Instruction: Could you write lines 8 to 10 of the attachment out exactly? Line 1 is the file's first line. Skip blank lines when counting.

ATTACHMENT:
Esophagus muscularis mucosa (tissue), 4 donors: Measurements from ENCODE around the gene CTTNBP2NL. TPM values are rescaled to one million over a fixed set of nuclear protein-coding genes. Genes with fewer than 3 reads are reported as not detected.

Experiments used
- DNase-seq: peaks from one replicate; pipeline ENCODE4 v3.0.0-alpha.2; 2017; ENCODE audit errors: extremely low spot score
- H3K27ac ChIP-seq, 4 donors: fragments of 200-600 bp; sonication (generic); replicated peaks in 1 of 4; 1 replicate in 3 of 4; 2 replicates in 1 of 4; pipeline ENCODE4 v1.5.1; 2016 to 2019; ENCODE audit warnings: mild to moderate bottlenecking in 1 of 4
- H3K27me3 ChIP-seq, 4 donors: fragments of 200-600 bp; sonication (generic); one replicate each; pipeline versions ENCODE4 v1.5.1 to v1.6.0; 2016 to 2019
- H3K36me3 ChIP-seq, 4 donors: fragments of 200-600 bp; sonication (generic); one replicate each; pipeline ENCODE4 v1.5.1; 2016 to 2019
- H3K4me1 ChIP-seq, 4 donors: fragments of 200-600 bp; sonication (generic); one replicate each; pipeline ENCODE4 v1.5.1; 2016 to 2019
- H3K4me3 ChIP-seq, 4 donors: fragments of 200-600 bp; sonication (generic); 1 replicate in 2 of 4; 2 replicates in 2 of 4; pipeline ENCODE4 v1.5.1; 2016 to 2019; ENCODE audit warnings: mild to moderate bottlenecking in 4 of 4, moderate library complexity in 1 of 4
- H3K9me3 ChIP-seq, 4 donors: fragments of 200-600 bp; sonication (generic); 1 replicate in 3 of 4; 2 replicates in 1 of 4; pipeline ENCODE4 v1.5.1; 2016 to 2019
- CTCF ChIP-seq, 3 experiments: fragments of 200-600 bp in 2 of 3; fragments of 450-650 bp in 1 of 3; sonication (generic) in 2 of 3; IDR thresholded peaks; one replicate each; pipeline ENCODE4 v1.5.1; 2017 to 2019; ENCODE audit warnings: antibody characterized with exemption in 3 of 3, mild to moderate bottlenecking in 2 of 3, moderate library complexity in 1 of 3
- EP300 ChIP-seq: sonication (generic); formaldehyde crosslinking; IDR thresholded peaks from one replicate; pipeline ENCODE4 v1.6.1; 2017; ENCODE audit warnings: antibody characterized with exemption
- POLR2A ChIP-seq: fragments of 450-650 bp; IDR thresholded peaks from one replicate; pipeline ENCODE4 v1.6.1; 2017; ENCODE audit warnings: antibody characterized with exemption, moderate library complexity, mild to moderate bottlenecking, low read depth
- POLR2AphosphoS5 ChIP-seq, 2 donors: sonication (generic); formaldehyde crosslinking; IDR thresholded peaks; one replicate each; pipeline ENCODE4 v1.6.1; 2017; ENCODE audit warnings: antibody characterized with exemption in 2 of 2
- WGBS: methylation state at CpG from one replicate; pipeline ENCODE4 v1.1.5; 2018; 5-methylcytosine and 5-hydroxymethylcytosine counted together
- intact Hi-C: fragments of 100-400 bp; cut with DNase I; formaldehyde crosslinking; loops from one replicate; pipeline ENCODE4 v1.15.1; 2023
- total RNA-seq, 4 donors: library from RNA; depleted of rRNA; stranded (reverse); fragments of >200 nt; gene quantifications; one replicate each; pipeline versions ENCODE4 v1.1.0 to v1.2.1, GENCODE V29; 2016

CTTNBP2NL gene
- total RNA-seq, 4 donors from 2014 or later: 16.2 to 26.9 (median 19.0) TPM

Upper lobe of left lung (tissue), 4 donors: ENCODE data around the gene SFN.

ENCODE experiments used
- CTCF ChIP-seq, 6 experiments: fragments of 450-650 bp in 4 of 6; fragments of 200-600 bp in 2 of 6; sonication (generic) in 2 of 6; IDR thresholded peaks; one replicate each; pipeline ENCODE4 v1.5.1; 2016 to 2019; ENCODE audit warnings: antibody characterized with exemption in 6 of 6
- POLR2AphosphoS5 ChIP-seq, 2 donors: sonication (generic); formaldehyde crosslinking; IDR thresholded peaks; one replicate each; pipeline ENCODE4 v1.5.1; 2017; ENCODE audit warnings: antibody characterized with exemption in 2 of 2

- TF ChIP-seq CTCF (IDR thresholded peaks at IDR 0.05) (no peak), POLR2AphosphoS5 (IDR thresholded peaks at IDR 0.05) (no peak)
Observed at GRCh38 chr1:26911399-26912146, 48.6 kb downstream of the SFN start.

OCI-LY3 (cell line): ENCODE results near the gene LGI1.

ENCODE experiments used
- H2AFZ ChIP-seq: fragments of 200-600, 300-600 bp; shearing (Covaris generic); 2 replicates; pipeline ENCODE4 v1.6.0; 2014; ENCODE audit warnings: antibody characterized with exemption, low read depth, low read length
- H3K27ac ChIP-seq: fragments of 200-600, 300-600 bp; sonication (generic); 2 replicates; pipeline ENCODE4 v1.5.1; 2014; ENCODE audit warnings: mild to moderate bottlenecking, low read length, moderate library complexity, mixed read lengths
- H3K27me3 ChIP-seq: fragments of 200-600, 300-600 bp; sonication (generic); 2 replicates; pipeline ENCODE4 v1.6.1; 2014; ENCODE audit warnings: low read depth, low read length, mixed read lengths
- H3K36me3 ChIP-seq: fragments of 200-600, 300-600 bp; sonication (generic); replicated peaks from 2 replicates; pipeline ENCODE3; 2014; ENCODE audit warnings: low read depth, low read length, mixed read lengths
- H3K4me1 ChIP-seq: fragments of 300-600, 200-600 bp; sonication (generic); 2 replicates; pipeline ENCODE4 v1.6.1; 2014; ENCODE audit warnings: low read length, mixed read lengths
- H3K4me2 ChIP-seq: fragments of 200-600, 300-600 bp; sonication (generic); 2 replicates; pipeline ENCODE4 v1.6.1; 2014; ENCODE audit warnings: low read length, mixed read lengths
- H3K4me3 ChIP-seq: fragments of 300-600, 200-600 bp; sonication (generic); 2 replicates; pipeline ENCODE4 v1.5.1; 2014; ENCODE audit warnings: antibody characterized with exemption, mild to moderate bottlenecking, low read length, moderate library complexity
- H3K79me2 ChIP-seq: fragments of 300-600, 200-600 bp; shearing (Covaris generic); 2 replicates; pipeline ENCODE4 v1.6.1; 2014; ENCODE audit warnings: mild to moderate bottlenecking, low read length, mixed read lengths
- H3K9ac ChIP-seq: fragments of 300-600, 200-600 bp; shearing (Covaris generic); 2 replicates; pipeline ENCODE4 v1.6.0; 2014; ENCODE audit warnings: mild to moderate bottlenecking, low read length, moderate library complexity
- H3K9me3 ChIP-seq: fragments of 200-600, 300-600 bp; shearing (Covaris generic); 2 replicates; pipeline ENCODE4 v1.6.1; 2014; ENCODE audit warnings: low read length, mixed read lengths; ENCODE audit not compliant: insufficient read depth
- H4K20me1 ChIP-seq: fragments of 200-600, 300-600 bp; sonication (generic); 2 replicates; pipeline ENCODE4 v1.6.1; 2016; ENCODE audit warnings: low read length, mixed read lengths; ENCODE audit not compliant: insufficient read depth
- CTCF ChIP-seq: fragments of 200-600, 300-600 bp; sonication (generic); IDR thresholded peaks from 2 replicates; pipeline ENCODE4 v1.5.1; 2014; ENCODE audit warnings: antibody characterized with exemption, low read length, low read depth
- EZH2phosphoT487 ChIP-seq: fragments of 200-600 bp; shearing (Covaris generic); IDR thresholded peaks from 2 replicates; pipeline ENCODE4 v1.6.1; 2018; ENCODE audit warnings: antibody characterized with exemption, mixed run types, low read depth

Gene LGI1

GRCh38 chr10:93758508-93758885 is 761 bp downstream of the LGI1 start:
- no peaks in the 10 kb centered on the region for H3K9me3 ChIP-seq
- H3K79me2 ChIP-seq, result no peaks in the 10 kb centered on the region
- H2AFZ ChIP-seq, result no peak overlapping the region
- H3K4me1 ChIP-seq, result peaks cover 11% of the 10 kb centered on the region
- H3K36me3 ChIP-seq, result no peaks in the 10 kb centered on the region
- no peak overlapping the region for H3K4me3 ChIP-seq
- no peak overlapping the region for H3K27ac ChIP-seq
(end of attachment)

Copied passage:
- H3K4me3 ChIP-seq, 4 donors: fragments of 200-600 bp; sonication (generic); 1 replicate in 2 of 4; 2 replicates in 2 of 4; pipeline ENCODE4 v1.5.1; 2016 to 2019; ENCODE audit warnings: mild to moderate bottlenecking in 4 of 4, moderate library complexity in 1 of 4
- H3K9me3 ChIP-seq, 4 donors: fragments of 200-600 bp; sonication (generic); 1 replicate in 3 of 4; 2 replicates in 1 of 4; pipeline ENCODE4 v1.5.1; 2016 to 2019
- CTCF ChIP-seq, 3 experiments: fragments of 200-600 bp in 2 of 3; fragments of 450-650 bp in 1 of 3; sonication (generic) in 2 of 3; IDR thresholded peaks; one replicate each; pipeline ENCODE4 v1.5.1; 2017 to 2019; ENCODE audit warnings: antibody characterized with exemption in 3 of 3, mild to moderate bottlenecking in 2 of 3, moderate library complexity in 1 of 3